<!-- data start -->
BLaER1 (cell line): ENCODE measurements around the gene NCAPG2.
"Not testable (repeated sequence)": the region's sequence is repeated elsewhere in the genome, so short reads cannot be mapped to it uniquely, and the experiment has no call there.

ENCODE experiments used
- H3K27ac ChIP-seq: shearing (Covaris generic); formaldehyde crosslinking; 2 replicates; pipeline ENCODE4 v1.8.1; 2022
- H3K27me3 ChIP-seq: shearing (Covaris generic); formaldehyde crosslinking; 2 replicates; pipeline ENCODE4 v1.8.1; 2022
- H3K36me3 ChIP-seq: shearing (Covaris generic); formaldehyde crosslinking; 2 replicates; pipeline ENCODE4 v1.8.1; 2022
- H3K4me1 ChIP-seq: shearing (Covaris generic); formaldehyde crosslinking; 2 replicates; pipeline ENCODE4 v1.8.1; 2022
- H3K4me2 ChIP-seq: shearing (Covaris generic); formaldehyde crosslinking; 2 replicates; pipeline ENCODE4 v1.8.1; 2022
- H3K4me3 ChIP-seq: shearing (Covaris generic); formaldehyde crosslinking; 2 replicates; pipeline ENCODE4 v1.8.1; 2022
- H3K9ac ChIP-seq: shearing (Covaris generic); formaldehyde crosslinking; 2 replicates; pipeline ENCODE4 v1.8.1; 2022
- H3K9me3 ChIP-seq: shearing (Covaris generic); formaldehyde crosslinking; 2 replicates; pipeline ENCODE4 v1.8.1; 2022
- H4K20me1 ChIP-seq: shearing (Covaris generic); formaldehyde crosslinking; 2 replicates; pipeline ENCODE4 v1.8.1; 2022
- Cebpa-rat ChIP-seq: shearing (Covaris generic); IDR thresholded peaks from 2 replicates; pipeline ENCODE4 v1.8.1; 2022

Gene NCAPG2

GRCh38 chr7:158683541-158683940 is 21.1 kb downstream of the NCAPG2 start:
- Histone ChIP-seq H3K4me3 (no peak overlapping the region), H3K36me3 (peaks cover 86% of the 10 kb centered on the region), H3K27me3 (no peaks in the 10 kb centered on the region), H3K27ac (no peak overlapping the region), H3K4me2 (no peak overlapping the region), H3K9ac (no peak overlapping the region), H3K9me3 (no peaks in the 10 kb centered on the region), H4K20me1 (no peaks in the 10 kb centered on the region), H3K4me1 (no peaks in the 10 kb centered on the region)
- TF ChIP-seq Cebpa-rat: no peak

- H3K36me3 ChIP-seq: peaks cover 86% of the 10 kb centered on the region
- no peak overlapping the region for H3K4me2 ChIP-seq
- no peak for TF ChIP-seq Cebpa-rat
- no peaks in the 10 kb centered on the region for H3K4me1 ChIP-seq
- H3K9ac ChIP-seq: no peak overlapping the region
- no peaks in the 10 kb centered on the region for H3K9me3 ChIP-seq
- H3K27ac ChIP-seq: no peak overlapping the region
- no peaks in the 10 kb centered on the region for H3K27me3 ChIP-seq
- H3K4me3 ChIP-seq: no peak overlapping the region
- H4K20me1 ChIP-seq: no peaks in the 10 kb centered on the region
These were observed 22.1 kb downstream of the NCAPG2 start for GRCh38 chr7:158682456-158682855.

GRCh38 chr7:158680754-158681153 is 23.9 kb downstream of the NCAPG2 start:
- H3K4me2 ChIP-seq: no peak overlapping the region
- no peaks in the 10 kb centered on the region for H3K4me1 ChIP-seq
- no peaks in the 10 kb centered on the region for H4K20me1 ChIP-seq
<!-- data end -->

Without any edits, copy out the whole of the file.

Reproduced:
BLaER1 (cell line): ENCODE measurements around the gene NCAPG2.
"Not testable (repeated sequence)": the region's sequence is repeated elsewhere in the genome, so short reads cannot be mapped to it uniquely, and the experiment has no call there.

ENCODE experiments used
- H3K27ac ChIP-seq: shearing (Covaris generic); formaldehyde crosslinking; 2 replicates; pipeline ENCODE4 v1.8.1; 2022
- H3K27me3 ChIP-seq: shearing (Covaris generic); formaldehyde crosslinking; 2 replicates; pipeline ENCODE4 v1.8.1; 2022
- H3K36me3 ChIP-seq: shearing (Covaris generic); formaldehyde crosslinking; 2 replicates; pipeline ENCODE4 v1.8.1; 2022
- H3K4me1 ChIP-seq: shearing (Covaris generic); formaldehyde crosslinking; 2 replicates; pipeline ENCODE4 v1.8.1; 2022
- H3K4me2 ChIP-seq: shearing (Covaris generic); formaldehyde crosslinking; 2 replicates; pipeline ENCODE4 v1.8.1; 2022
- H3K4me3 ChIP-seq: shearing (Covaris generic); formaldehyde crosslinking; 2 replicates; pipeline ENCODE4 v1.8.1; 2022
- H3K9ac ChIP-seq: shearing (Covaris generic); formaldehyde crosslinking; 2 replicates; pipeline ENCODE4 v1.8.1; 2022
- H3K9me3 ChIP-seq: shearing (Covaris generic); formaldehyde crosslinking; 2 replicates; pipeline ENCODE4 v1.8.1; 2022
- H4K20me1 ChIP-seq: shearing (Covaris generic); formaldehyde crosslinking; 2 replicates; pipeline ENCODE4 v1.8.1; 2022
- Cebpa-rat ChIP-seq: shearing (Covaris generic); IDR thresholded peaks from 2 replicates; pipeline ENCODE4 v1.8.1; 2022

Gene NCAPG2

GRCh38 chr7:158683541-158683940 is 21.1 kb downstream of the NCAPG2 start:
- Histone ChIP-seq H3K4me3 (no peak overlapping the region), H3K36me3 (peaks cover 86% of the 10 kb centered on the region), H3K27me3 (no peaks in the 10 kb centered on the region), H3K27ac (no peak overlapping the region), H3K4me2 (no peak overlapping the region), H3K9ac (no peak overlapping the region), H3K9me3 (no peaks in the 10 kb centered on the region), H4K20me1 (no peaks in the 10 kb centered on the region), H3K4me1 (no peaks in the 10 kb centered on the region)
- TF ChIP-seq Cebpa-rat: no peak

- H3K36me3 ChIP-seq: peaks cover 86% of the 10 kb centered on the region
- no peak overlapping the region for H3K4me2 ChIP-seq
- no peak for TF ChIP-seq Cebpa-rat
- no peaks in the 10 kb centered on the region for H3K4me1 ChIP-seq
- H3K9ac ChIP-seq: no peak overlapping the region
- no peaks in the 10 kb centered on the region for H3K9me3 ChIP-seq
- H3K27ac ChIP-seq: no peak overlapping the region
- no peaks in the 10 kb centered on the region for H3K27me3 ChIP-seq
- H3K4me3 ChIP-seq: no peak overlapping the region
- H4K20me1 ChIP-seq: no peaks in the 10 kb centered on the region
These were observed 22.1 kb downstream of the NCAPG2 start for GRCh38 chr7:158682456-158682855.

GRCh38 chr7:158680754-158681153 is 23.9 kb downstream of the NCAPG2 start:
- H3K4me2 ChIP-seq: no peak overlapping the region
- no peaks in the 10 kb centered on the region for H3K4me1 ChIP-seq
- no peaks in the 10 kb centered on the region for H4K20me1 ChIP-seq